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Skincare is a brilliant way to enhance and perfect your complexion, but it does have its limitations. If you want to go further, a dermatologist or aesthetic practitioner will be able to carry out procedures such as Botox, laser and chemical peels that make longer-term tweaks to your appearance. But how do you go about finding the right person for the job?
Ultimately, finding a good dermatologist or aesthetic practitioner comes down to trust. Working your way through the below list will help you to decide whether you trust them enough to go ahead with the treatment or procedure.
As a layman, it’s not always easy to understand the qualifications needed to perform particular procedures. And frighteningly, in some cases, there are no qualifications needed at all. The tweakments industry in the UK is notoriously underregulated, and things like filler can be administered by people with no medical training whatsoever. This puts the pressure back onto the patient, and makes doing your research all the more important.
Bamboozled by BSc and MBBS? The jumble of letters after a doctor’s name can mean very little to the average person, but there are sources which can help you to understand what qualifications your practitioner holds, and if they are registered with any associations or boards. The General Medical Council, British College of Aesthetic Medicine and British Association of Cosmetic Nurses are all a great starting point. The organisation Save Face also runs a national register of accredited practitioners for non-surgical cosmetic treatments.
It might sound obvious, but the best way to find a good practitioner is to make your decision on the recommendations of friends. In this scenario you can see for yourself if their procedures have been effective, and if the results are in line with the kind of aesthetic you like. It also gives you the opportunity to ask your friend about their experience and get honest answers. If personal recommendation isn’t an option for you, ask practitioners on your shortlist if they have any testimonials, reviews or imagery from recent work that they would be able to share with you. Some may already have a space on their website dedicated to this kind of feedback.
Before you splash out on an expensive handbag or a fancy coat, chances are you will have done your research. Most of us check things like the material and shade range without even thinking, and can lose hours pouring over online reviews from other shoppers. You should be carrying out at least the same, if not more research, when planning a tweakment. The decision to have a procedure involving a needle or high-strength ingredients should not be taken lightly, so try and find out as much as you can before going through with it. That means researching both your practitioner, and the treatment itself. Knowledge is power, and the more research you do, the more likely you are to spot any potential problems.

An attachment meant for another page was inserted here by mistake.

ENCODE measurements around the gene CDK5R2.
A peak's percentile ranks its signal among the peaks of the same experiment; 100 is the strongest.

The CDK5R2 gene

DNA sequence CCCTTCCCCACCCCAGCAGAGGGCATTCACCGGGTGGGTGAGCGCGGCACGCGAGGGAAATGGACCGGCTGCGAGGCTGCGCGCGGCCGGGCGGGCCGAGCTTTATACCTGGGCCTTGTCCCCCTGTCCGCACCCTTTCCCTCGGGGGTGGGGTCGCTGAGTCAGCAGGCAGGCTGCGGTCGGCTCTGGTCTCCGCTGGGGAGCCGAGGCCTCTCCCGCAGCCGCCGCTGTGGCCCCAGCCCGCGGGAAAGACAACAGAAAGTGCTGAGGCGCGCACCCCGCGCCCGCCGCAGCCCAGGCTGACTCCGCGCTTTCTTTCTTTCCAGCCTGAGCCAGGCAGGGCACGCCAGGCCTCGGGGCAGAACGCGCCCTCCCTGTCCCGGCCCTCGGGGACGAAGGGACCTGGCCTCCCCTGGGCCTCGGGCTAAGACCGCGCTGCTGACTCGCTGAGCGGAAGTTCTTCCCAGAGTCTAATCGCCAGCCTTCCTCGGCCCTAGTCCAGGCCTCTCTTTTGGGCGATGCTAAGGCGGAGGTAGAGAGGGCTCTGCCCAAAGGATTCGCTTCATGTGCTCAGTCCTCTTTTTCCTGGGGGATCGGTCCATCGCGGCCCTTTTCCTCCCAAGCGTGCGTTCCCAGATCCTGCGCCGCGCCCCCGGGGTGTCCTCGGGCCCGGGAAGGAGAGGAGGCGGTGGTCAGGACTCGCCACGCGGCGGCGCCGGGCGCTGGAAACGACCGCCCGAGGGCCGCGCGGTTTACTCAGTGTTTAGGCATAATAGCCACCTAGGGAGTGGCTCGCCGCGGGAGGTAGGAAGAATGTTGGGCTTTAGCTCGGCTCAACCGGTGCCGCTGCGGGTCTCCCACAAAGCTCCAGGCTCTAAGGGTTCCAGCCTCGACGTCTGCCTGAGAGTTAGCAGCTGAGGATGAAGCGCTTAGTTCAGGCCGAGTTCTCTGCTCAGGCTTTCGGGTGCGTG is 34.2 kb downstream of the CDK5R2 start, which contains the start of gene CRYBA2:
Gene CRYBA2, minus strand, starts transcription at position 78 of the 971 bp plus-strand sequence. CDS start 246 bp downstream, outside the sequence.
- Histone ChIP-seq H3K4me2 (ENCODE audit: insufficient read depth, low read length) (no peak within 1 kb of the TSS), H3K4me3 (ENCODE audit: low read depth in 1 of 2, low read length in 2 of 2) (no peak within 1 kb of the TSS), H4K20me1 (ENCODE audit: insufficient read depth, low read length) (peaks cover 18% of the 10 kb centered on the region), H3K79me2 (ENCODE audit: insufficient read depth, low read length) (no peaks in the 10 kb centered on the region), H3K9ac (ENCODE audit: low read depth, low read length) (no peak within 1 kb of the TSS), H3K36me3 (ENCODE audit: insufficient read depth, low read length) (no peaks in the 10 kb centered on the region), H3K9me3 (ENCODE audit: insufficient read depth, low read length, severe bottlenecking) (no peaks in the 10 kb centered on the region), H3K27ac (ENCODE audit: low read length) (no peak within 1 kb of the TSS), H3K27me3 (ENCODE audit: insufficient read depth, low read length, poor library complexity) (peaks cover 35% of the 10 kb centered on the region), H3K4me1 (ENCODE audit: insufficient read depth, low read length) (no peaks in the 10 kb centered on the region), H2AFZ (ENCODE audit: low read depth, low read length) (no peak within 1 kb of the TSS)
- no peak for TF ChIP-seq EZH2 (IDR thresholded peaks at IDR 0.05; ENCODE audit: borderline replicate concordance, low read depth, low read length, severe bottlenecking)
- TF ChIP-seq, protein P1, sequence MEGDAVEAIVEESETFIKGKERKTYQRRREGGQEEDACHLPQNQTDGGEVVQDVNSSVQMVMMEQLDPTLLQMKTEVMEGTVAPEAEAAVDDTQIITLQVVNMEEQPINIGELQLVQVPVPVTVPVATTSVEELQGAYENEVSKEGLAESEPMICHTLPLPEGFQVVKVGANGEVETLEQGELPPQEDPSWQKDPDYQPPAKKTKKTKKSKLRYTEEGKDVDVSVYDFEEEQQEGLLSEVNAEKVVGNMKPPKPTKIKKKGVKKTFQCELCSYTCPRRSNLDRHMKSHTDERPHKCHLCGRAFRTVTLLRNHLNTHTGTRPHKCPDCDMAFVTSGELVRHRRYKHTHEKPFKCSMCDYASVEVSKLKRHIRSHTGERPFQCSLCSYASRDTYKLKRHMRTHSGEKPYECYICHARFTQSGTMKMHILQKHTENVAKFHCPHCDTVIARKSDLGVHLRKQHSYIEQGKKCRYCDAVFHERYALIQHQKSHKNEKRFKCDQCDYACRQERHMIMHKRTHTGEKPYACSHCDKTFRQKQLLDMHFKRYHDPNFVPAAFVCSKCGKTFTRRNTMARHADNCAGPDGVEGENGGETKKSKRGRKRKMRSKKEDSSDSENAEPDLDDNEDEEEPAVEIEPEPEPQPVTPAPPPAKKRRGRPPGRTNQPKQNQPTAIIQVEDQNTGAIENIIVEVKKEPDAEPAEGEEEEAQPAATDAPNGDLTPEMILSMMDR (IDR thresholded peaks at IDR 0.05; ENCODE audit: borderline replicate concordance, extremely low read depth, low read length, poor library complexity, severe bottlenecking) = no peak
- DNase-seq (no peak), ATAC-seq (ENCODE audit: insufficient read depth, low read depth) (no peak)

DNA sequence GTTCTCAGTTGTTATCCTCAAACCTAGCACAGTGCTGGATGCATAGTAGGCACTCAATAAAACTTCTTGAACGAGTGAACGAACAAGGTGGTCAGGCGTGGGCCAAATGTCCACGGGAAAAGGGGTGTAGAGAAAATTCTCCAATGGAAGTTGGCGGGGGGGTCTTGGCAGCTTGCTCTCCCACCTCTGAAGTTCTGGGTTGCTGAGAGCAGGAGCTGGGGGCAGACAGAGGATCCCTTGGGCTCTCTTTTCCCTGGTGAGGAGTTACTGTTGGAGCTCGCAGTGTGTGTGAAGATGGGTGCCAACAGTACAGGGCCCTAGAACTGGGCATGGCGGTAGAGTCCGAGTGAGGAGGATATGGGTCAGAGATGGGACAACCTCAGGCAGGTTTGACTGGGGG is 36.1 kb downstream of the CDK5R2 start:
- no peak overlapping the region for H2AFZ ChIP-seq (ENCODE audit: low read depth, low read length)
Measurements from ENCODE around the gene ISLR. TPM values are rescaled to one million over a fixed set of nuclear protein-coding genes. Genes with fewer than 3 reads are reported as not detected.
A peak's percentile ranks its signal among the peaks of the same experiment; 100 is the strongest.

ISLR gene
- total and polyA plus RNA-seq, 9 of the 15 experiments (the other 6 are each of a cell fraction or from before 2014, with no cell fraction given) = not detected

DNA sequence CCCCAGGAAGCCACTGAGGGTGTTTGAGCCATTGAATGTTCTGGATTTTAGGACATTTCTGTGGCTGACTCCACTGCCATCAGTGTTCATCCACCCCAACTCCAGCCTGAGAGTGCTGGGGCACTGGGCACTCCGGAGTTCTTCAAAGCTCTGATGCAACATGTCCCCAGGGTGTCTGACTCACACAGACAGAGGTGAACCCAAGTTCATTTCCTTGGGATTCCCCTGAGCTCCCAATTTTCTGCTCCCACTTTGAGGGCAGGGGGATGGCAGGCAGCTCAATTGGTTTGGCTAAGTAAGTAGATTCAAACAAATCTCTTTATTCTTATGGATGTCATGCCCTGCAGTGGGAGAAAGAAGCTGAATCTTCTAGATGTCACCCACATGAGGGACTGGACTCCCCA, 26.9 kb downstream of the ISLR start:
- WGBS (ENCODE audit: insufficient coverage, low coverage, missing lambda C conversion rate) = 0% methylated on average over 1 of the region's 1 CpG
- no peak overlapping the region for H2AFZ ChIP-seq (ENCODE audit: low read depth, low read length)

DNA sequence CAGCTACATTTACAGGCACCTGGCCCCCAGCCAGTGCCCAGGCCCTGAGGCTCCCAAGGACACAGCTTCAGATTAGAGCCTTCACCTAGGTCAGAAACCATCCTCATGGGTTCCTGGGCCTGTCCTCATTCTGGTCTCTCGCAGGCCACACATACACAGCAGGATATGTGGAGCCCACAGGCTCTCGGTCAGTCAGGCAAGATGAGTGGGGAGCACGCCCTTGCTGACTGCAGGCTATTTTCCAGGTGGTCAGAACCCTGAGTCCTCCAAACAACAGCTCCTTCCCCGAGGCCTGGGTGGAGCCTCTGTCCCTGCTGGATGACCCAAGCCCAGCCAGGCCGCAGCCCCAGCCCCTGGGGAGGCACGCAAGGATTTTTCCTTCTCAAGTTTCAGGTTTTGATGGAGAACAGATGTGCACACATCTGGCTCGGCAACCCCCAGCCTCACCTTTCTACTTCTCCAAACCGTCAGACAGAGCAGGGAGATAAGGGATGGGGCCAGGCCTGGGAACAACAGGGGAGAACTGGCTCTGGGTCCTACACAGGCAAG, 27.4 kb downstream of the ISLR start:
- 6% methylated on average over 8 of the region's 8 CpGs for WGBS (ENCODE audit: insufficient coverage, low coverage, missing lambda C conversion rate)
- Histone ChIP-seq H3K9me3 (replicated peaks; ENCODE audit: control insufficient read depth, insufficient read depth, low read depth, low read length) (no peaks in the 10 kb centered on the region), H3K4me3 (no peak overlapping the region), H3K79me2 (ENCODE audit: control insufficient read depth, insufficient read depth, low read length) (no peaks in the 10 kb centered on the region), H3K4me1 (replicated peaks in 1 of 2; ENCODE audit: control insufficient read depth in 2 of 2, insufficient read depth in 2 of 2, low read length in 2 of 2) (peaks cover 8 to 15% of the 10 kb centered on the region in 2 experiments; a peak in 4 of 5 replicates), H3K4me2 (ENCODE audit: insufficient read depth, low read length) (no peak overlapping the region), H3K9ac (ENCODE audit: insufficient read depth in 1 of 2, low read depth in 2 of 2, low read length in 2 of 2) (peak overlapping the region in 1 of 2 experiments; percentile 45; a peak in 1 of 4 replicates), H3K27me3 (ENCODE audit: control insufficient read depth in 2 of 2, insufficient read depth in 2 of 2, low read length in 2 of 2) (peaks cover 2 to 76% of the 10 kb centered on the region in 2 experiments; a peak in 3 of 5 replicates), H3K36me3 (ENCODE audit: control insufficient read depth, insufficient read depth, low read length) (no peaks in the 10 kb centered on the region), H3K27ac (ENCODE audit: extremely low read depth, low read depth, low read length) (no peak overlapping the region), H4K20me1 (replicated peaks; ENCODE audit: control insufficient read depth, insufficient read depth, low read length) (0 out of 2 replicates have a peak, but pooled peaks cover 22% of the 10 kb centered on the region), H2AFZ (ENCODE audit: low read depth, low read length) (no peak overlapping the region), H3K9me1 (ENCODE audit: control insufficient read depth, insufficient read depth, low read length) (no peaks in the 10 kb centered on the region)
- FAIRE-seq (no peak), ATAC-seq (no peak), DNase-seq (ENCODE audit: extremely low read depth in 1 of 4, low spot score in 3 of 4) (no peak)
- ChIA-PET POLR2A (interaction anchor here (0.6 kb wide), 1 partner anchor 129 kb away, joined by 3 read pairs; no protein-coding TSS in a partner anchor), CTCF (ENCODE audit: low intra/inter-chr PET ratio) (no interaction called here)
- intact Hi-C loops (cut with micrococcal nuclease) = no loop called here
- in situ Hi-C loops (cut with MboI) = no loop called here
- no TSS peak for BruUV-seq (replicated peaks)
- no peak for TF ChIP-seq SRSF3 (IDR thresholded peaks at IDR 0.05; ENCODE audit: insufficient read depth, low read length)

Although tweakments can carry a lower risk than plastic surgery, there are still potential side effects attached. For this reason, you need to be 100% comfortable with the risks before going ahead. If you find yourself in a scenario where a practitioner is trying to push you into making a quick decision, maybe in order to secure a discounted price, then walk away. This is your body, and you are entitled to as much thinking time as you need.
Price can be a good indicator of quality, but it’s not always quite as black and white as expensive means good and cheap means bad. Do your research to find a ballpark figure first, so you have something in mind when discussing how much your treatment will cost. It often pays off to get more than one opinion too, so you can compare them against each other. Remember that if it sounds too good to be true, it probably is. Your face is on show every day, so don’t cut corners for the sake of a discounted rate.
On the subject of price, it’s also important to consider the entire cost of the treatment. Does the practitioner charge for initial consultations? Will there be a fee for follow-up appointments? Will you need more than one treatment, and how regularly will it need to be repeated? Asking these questions early on will give you a clearer picture of the overall total.
Convenience certainly shouldn’t be the driving force behind your decision, but things like location do need to be considered when finding a practitioner. Many are based in London, which is not always convenient. With some treatments, you may need a course, top-ups or check-ups, which require you to visit your practitioner more regularly. Bear this in mind, especially if you need to take time off work to attend.
The easiest way to see if this is the right practitioner for you is to meet them in person. This will not only give you the opportunity to discuss your areas of concern and gain their advice, but also see if you feel comfortable in their presence and confident in their abilities. There’s the added advantage of seeing where they work too. Most practitioners will charge for consultations, so keep this in mind when making the appointment. If you are currently unable to travel, you may be able to arrange a video call.